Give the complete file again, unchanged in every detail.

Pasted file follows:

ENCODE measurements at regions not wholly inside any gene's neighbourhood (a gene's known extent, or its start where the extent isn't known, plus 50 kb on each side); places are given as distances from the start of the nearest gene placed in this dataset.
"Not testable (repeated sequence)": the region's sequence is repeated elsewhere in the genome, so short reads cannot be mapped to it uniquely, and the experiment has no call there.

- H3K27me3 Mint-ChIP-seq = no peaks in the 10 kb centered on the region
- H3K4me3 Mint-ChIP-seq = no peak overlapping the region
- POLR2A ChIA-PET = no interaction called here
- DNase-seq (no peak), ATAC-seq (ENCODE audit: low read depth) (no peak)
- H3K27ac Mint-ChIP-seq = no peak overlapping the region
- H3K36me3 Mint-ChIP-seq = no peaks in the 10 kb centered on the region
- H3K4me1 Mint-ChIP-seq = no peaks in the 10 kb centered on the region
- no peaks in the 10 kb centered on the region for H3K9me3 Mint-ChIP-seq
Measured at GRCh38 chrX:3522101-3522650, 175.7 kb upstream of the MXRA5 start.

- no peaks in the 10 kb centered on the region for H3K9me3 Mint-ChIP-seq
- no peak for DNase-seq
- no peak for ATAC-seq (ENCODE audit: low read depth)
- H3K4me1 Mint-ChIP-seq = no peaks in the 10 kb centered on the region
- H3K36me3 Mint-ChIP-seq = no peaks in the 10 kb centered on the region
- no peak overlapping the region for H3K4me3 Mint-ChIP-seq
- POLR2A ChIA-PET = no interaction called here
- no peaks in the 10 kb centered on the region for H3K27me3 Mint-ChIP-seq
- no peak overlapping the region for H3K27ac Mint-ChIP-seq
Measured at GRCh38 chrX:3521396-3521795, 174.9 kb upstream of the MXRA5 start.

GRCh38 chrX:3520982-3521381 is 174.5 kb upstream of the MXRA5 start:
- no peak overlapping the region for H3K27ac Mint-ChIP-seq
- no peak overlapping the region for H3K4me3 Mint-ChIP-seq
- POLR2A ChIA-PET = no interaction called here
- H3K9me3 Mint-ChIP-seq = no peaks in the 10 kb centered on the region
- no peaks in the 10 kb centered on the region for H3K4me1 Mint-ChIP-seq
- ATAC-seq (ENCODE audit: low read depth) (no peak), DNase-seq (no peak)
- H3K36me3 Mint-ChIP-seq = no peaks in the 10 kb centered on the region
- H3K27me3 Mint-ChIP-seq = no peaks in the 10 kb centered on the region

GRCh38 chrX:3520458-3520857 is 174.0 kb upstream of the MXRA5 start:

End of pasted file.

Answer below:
ENCODE measurements at regions not wholly inside any gene's neighbourhood (a gene's known extent, or its start where the extent isn't known, plus 50 kb on each side); places are given as distances from the start of the nearest gene placed in this dataset.
"Not testable (repeated sequence)": the region's sequence is repeated elsewhere in the genome, so short reads cannot be mapped to it uniquely, and the experiment has no call there.

- H3K27me3 Mint-ChIP-seq = no peaks in the 10 kb centered on the region
- H3K4me3 Mint-ChIP-seq = no peak overlapping the region
- POLR2A ChIA-PET = no interaction called here
- DNase-seq (no peak), ATAC-seq (ENCODE audit: low read depth) (no peak)
- H3K27ac Mint-ChIP-seq = no peak overlapping the region
- H3K36me3 Mint-ChIP-seq = no peaks in the 10 kb centered on the region
- H3K4me1 Mint-ChIP-seq = no peaks in the 10 kb centered on the region
- no peaks in the 10 kb centered on the region for H3K9me3 Mint-ChIP-seq
Measured at GRCh38 chrX:3522101-3522650, 175.7 kb upstream of the MXRA5 start.

- no peaks in the 10 kb centered on the region for H3K9me3 Mint-ChIP-seq
- no peak for DNase-seq
- no peak for ATAC-seq (ENCODE audit: low read depth)
- H3K4me1 Mint-ChIP-seq = no peaks in the 10 kb centered on the region
- H3K36me3 Mint-ChIP-seq = no peaks in the 10 kb centered on the region
- no peak overlapping the region for H3K4me3 Mint-ChIP-seq
- POLR2A ChIA-PET = no interaction called here
- no peaks in the 10 kb centered on the region for H3K27me3 Mint-ChIP-seq
- no peak overlapping the region for H3K27ac Mint-ChIP-seq
Measured at GRCh38 chrX:3521396-3521795, 174.9 kb upstream of the MXRA5 start.

GRCh38 chrX:3520982-3521381 is 174.5 kb upstream of the MXRA5 start:
- no peak overlapping the region for H3K27ac Mint-ChIP-seq
- no peak overlapping the region for H3K4me3 Mint-ChIP-seq
- POLR2A ChIA-PET = no interaction called here
- H3K9me3 Mint-ChIP-seq = no peaks in the 10 kb centered on the region
- no peaks in the 10 kb centered on the region for H3K4me1 Mint-ChIP-seq
- ATAC-seq (ENCODE audit: low read depth) (no peak), DNase-seq (no peak)
- H3K36me3 Mint-ChIP-seq = no peaks in the 10 kb centered on the region
- H3K27me3 Mint-ChIP-seq = no peaks in the 10 kb centered on the region

GRCh38 chrX:3520458-3520857 is 174.0 kb upstream of the MXRA5 start: